Further Reading: The Very Virile Viking by Sandra Hill, Gathering Moss: A Natural and Cultural History of Mosses by Robin Wall Kimmerer

1998: Year of the Tiger, year of Titanic’s titanic 11 Oscar haul, year that Bill Clinton denied he had sexual relations with that woman. Year that Nagano, Japan hosted the Winter Olympics and year that two Standford PhD candidates founded Google, Inc. 1998, year that a tall, skinny kid out of West Virginia was drafted by the Minnesota’s football team and forever changed my life.

Until Randy Moss’s rookie year with the Vikings, I didn’t understand why my dad and brother would sit around watching football for hours on end. On Thanksgivings, I gladly stayed in the kitchen making cranberry sauce instead of watching large men run into each other. For that’s all that it looked like to me: a human collision course. In seventh grade, though, my homework load increased and I left it for Sundays to finish in front of the TV. Watching Randy Moss in 1998 made me realize the true nature of football: it is stunningly beautiful. Or, as a New Yorker article this week referred to it, it is contact ballet. And thus I became a Vikings fan.

Carter, Moss, Culpepper

The Vikings went 15-1 in that 1998 season, a feat not achieved often or as gracefully. They scored a record 556 points on offense (a record since broken), never fewer than 24 points per game. Randy Moss caught 17 touchdowns, a rookie record; his jaw-dropping hail-Mary catches were balanced by the precision of veteran wide receiver Cris Carter, a man who would sooner break a bone than step out of bounds or drop a ball. Naturally, in my hero-worship state, I wished I could be as talented as those men; I wanted to be an NFL wide receiver who was paid millions to show how elegant a tough sport could be. While being a short female somewhat precludes me from an NFL on-the-field career, I wanted to live a life with as much epic drama every week as these men were showcasing.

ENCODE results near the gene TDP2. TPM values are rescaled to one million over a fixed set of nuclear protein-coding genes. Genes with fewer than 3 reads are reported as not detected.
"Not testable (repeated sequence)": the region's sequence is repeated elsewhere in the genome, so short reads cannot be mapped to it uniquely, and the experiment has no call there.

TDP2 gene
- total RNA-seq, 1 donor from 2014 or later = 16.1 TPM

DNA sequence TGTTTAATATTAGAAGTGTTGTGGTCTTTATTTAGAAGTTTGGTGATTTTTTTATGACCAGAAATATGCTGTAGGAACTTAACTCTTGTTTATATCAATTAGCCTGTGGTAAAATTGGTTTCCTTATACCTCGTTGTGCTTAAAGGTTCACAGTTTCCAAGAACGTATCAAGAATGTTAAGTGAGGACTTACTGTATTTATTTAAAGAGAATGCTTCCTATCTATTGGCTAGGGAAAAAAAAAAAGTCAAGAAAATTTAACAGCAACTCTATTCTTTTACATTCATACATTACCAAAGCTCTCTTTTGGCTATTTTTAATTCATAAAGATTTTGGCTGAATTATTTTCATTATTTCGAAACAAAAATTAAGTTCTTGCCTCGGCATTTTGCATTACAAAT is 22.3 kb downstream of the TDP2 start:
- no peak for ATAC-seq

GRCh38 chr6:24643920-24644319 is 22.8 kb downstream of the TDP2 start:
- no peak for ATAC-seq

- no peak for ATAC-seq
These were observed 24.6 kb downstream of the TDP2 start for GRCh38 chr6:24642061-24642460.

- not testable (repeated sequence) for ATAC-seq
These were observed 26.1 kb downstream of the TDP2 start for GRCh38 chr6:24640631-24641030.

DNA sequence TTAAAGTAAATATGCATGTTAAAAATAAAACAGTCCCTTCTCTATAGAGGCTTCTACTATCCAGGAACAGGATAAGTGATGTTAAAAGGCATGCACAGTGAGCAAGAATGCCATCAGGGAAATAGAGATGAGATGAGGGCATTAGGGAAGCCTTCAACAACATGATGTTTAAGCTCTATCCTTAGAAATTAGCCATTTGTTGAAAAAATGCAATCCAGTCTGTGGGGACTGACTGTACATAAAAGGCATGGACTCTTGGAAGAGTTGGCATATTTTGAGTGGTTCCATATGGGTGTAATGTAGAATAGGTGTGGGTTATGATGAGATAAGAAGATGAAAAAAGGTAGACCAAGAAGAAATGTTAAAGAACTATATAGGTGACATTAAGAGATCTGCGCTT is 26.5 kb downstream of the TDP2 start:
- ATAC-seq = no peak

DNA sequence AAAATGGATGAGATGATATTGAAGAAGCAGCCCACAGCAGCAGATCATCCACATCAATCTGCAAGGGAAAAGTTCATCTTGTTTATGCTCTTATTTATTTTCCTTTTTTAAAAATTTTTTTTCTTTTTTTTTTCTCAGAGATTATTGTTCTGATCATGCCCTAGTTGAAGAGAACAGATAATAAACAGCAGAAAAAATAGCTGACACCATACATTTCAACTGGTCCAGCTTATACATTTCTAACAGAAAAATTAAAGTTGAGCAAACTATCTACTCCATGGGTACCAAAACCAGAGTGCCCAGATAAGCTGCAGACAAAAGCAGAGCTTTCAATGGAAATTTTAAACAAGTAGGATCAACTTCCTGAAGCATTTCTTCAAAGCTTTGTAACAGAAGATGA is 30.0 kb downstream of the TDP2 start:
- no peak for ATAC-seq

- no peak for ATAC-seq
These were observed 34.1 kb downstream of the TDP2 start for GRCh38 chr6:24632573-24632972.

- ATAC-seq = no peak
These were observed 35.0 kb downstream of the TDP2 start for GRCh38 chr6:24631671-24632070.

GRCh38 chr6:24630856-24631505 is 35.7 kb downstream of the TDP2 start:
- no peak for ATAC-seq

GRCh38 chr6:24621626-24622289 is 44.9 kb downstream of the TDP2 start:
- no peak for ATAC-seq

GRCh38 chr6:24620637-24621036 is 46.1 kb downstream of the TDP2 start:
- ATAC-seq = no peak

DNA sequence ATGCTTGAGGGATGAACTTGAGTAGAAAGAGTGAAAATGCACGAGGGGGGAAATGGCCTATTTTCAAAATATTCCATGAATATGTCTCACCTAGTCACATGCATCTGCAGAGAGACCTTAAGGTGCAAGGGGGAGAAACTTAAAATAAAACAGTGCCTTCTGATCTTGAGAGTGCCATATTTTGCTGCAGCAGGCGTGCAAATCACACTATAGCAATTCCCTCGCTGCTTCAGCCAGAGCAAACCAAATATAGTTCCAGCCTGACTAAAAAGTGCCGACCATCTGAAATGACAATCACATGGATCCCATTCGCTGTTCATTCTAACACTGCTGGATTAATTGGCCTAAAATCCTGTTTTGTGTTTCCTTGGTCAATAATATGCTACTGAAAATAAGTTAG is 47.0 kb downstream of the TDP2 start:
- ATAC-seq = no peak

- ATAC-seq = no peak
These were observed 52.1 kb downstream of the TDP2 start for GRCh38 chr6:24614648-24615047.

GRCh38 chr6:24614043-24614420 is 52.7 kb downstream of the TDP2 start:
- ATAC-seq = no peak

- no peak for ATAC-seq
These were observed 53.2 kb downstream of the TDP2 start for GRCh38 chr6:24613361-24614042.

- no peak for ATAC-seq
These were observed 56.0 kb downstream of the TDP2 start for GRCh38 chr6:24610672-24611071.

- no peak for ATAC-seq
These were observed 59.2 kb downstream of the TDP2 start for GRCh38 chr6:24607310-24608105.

Besides the incredible Randall Cunningham passes that spanned the length of the football field to end up firmly in the hands of Moss or Carter, we had another asset on offense: field goal kicker Gary Anderson. Hitting a perfect 35 for 35 attempts in the regular season, he seemed more trustworthy even than Carter (yes, this is where, if you remember what happened, your stomach drops). The Vikings rolled into the playoffs as the heavy favorites to win the NFC championship. They beat the Cardinals easily, then welcomed the Falcons to Minnesota’s Metrodome for the championship game.

I’ll never forget the moment when Gary Anderson missed the field goal attempt that would have put the Vikings into the Superbowl. My heart broke, my brother punched the table and left the room, and those of us left behind sat in stunned silence. It wasn’t just our brilliant season that ended in that moment, but my belief that my idols could do no wrong. I realized I could never have a job on which the hopes and dreams of thousands lay upon one single moment. It was too much pressure.

Our story turned out to be a tragedy (as all the great ones are), and I told myself I would never care as much again. But then a hero with a story so improbable as to be legendary joined the Vikings in 2009, and once again I started to believe. But Brett Favre threw an interception in the NFC championship game just over a year ago, the Saints advanced to the Superbowl and became America’s heroes, and my heart is still as broken as it was in 1999, still broken.